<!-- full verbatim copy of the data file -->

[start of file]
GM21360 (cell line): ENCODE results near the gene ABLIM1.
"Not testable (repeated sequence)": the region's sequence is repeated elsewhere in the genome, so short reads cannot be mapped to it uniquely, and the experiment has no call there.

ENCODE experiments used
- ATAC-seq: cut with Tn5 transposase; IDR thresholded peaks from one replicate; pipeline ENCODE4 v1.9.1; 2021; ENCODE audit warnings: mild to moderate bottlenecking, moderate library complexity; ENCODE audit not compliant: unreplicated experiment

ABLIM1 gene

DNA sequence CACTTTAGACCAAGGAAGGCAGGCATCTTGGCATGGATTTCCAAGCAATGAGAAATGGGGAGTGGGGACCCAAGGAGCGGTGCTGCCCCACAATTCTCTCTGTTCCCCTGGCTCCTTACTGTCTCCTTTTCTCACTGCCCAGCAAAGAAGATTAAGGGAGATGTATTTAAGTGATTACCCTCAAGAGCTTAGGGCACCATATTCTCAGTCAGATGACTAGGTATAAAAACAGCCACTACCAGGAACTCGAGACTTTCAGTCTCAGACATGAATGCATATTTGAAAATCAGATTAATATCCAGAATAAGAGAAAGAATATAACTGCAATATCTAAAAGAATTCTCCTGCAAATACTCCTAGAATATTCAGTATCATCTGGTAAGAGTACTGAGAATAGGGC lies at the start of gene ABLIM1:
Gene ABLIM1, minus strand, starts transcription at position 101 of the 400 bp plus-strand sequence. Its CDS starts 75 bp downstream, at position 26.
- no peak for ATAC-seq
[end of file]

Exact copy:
GM21360 (cell line): ENCODE results near the gene ABLIM1.
"Not testable (repeated sequence)": the region's sequence is repeated elsewhere in the genome, so short reads cannot be mapped to it uniquely, and the experiment has no call there.

ENCODE experiments used
- ATAC-seq: cut with Tn5 transposase; IDR thresholded peaks from one replicate; pipeline ENCODE4 v1.9.1; 2021; ENCODE audit warnings: mild to moderate bottlenecking, moderate library complexity; ENCODE audit not compliant: unreplicated experiment

ABLIM1 gene

DNA sequence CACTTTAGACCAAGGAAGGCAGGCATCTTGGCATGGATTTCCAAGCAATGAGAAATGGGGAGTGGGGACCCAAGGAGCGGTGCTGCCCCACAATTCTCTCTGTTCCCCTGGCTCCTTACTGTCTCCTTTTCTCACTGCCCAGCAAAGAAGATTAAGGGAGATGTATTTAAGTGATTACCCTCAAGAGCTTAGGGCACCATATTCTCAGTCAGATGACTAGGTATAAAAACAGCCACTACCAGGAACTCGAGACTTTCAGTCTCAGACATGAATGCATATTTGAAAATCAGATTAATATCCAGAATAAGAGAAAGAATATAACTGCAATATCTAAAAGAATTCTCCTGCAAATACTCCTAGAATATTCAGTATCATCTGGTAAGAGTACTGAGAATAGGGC lies at the start of gene ABLIM1:
Gene ABLIM1, minus strand, starts transcription at position 101 of the 400 bp plus-strand sequence. Its CDS starts 75 bp downstream, at position 26.
- no peak for ATAC-seq